The Minnesota Legislature included $1 million for improvements to the Stone Arch Bridge in its bonding bill, passed late Sunday night. But DFL Gov. Mark Dayton has not yet signed the bill, meaning there’s no guarantee the Minnesota Department of Transportation will receive the money for the project.
Dayton had 14 days from the end of the session on midnight Monday to sign the capital-projects bill, veto it or kill it by not signing it. He has yet to take action on the bill, which includes $825 million in general-obligation bonding and $1.43 billion in total appropriations.
The $1 million would cover the inspection of the 135-year-old bridge as well as design and plan preparation for it, according to MnDOT. The agency has said it may need to close the bridge later this summer without funding for the inspection.
But the funding would not cover the total of nearly $13 million in repairs MnDOT needs to make to the bridge. In a statement, MnDOT Commissioner Charlie Zelle said that $1 million won’t address the underlying issue of deterioration of mortar above and below the water level.
“The longer we wait, we risk continued deterioration and significantly more expensive repairs,” he said.
Zelle also noted how the department cannot use its main funding source, the Trunk Highway Fund, for the project.
In an interview, State Bridge Planning and Hydraulics Engineer Amber Blanchard said the $13 million would allow MnDOT to inspect the bridge and design and construct the repairs. She said construction would start in the summer of 2020 at the earliest if the department received funding this year.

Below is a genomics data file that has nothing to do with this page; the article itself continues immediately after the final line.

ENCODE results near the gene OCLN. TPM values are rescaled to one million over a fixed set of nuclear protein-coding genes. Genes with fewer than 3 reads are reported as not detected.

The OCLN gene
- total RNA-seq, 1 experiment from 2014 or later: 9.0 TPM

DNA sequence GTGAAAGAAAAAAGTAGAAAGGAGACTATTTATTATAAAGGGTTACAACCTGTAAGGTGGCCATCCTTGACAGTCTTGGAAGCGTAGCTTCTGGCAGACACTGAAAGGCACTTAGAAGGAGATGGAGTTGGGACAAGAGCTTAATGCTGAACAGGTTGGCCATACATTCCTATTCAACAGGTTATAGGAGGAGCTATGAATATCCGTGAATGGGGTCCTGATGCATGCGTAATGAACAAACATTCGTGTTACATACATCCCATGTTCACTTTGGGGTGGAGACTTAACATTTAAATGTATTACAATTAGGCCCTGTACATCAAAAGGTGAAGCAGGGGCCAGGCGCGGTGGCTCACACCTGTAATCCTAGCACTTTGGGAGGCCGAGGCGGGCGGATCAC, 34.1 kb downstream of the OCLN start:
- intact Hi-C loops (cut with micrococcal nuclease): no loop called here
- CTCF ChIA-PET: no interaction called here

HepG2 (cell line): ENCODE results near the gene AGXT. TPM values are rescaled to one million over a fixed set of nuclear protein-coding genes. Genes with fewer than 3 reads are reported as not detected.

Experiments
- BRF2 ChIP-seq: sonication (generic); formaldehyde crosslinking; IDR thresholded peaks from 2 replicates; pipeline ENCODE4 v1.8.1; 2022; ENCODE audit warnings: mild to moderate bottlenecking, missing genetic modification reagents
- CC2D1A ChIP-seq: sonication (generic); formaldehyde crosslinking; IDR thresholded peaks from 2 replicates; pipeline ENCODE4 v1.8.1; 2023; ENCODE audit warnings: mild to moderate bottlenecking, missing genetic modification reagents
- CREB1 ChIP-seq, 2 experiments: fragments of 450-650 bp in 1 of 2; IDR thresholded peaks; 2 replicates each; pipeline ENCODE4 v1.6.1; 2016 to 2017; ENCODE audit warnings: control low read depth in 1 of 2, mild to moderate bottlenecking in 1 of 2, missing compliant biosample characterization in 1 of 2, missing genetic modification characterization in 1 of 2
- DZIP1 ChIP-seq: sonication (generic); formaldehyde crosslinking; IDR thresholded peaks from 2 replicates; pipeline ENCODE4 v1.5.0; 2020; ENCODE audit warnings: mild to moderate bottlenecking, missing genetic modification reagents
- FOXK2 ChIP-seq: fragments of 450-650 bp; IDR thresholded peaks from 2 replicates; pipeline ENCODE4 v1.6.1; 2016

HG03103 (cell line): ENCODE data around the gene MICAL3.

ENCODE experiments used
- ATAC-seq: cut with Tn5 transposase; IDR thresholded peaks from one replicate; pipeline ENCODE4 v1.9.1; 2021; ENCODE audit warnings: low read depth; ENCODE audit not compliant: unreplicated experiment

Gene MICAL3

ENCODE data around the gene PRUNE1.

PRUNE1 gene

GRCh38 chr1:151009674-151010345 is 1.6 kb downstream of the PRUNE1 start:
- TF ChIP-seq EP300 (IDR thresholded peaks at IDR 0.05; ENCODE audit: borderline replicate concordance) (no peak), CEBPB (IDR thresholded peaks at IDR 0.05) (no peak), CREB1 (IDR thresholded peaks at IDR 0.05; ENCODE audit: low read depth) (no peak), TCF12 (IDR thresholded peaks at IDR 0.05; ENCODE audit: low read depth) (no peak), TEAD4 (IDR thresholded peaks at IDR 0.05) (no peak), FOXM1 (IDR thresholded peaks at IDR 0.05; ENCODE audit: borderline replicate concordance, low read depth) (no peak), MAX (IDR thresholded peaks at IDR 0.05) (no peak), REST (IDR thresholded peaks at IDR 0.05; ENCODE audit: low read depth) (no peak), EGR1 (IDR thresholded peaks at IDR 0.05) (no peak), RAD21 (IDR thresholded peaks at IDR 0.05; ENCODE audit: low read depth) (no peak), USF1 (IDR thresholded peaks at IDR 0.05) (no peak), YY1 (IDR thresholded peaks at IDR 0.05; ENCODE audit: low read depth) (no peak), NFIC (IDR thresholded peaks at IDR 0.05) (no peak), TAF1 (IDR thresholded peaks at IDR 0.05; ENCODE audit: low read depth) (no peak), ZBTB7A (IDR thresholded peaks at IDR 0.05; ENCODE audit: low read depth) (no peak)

Blanchard said that MnDOT typically inspects bridges underwater every five years but that the consultant who inspected the bridge last August recommended annual inspections. She said the department has until August to do its next underwater inspection, at which point it could have to shut down the bridge.
MnDOT ranked the Stone Arch Bridge as its top priority in its capital budget request for 2018. But neither the House nor Senate Republicans included the project in their initial bonding bills. The Senate rejected its bonding bill on May 17, with DFLers arguing that the Republicans’ $825 million package wasn’t adequate.
Local elected officials urged the Republican-controlled Legislature to fund repairs to the bridge in a press conference on May 18. They noted how the bridge is an icon of the city and state and how it could close without funding.
“The more it deteriorates, the more expensive it’s going to be ultimately to repair this,” Park Board Commissioner Chris Meyer said.